March 24, 2016

Why should your business encourage inclusive leaders?

Command and control is a leadership style that we all recognise but one that is increasingly outdated. Yes, we will always have leaders and organisations that gravitate towards the command and control method, but increasing numbers are moving away from that approach.

These days, it is more about inclusive leadership, an approach that allows individuals and businesses to be more agile and encourages diversity. New research commissioned by the Employers Network for Equality & Inclusion (enei) explores what inclusive leadership looks like, the benefits and how prevalent it really is.

Called ‘Inclusive Leadership…driving performance through diversity!’ the research explored several areas: organisations’ understanding of what inclusive leadership means, the perception of its practice in 11 participating organisations, links between the perception of inclusive leadership and self-ratings on performance, productivity, satisfaction and well being.

As a result of the study, enei issued a definition of what constitutes an inclusive leader. It is this: ‘Leaders who are aware of their own biases and preferences, actively seek out and consider different views and perspectives to inform better decision-making. They see diverse talent as a source of competitive advantage and inspire diverse people to drive organisational and individual performance towards a shared vision’.

The report says a new model of inclusive leadership has emerged and highlighted 15 competencies that characterise inclusive leaders. These are:

1. Individualised consideration. Showing individual interest and offering one-to-one support for people
2. Idealised influence. Providing an appealing vision that inspires others
3. Inspirational Motivation. Encouraging others to develop ideas and to be challenging
4. Intellectual stimulation. Encouraging creative thinking
5. Unqualified acceptance. Showing acceptance of everyone without bias
6. Empathy. Being able to appreciate the perspective of others and endeavouring to understand how others feel
7. Listening. Truly listening to the opinions of others
8. Persuasion. Having an influence on people’s actions without force or coercion
9. Confidence building. Providing positive feedback to boost people’s self-efficacy
10. Growth. Providing opportunities for all employees to realise potential, make autonomous and unique contributions and progress with the organisation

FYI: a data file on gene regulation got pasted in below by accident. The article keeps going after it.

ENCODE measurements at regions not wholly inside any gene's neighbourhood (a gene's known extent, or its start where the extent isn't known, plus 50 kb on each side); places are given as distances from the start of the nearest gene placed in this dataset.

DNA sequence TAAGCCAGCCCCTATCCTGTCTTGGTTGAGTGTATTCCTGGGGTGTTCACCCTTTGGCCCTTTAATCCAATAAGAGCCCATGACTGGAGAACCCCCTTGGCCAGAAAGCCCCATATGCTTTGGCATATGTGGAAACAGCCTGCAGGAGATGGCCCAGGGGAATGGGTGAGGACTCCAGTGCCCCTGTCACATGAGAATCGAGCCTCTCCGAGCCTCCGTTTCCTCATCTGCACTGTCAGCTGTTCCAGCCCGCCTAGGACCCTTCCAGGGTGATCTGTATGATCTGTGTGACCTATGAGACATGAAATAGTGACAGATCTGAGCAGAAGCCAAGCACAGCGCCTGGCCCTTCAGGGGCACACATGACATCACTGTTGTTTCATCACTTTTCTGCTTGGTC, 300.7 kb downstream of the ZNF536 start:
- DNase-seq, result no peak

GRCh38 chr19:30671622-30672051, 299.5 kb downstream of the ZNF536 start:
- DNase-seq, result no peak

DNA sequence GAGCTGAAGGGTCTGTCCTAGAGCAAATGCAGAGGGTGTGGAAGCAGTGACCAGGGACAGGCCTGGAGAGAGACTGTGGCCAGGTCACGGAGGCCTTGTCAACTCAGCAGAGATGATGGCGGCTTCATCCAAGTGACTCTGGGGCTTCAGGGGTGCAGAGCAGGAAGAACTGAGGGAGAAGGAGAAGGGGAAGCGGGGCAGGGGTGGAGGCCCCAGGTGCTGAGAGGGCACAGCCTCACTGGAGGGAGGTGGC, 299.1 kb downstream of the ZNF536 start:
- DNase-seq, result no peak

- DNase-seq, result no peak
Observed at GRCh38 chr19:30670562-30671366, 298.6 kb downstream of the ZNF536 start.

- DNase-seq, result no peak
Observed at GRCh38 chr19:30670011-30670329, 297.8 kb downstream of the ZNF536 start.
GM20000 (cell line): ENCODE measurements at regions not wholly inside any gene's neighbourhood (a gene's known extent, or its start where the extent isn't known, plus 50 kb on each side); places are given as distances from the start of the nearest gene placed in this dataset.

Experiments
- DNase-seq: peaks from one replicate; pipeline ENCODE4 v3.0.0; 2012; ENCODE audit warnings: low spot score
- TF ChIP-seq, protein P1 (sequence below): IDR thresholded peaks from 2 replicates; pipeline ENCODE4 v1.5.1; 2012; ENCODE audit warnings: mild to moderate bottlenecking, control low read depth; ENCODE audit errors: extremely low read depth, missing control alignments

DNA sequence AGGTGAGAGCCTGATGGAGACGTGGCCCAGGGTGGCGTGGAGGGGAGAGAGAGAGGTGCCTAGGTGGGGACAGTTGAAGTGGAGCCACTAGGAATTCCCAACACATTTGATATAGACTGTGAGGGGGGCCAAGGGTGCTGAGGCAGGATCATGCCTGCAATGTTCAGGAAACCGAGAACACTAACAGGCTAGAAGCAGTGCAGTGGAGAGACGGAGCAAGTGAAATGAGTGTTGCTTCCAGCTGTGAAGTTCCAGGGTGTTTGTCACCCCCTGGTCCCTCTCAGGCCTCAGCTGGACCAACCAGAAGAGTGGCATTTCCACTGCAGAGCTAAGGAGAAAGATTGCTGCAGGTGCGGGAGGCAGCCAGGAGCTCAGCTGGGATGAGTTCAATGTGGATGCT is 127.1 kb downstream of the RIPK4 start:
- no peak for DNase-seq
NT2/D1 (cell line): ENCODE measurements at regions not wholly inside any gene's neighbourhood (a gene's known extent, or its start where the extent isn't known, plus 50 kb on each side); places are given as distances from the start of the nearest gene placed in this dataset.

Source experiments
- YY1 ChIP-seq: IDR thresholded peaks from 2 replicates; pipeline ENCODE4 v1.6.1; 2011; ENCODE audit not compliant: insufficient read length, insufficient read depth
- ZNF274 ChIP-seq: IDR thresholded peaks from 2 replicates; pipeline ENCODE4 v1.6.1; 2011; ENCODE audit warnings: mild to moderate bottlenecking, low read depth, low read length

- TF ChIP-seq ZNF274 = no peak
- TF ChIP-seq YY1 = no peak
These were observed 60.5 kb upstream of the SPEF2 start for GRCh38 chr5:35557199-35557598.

11. Foresight. Being able to consider the views of others about possible outcomes
12. Conceptualisation. Being able to focus on how employees contribute to long-term objectives
13. Awareness. Having self-awareness of how preconceived views can influence behaviour towards others
14. Stewardship. Showing a commitment to leading by serving others for the good of everyone rather than for self-gain
15. Healing. Showing a respect for the wellbeing of all employees.

All 15 competencies need to be present in order for someone to be an inclusive leader. The report also says that inclusive leaders tend to have a very holistic approach to leadership with a deep rooted desire to lead through forming strong, interpersonal relationships with people.

The next question that the report asked was what individuals and organisations think of inclusive leadership. Do people like working with inclusive leaders? The answer was a resounding yes. People working with inclusive leaders reported higher levels of productivity, satisfaction and engagement than those working with non-inclusive leaders.

Not only do people prefer working with inclusive leaders, but they also think it is good for organisational success, according to the report. Specific benefits are mentioned:

– enhanced performance and productivity
– enhanced loyalty
– the advance of under-represented groups
– enhanced creativity
– better services to clients, customers and service users
– better teamwork
– motivation to go the extra mile
– higher retention
– diverse talent pool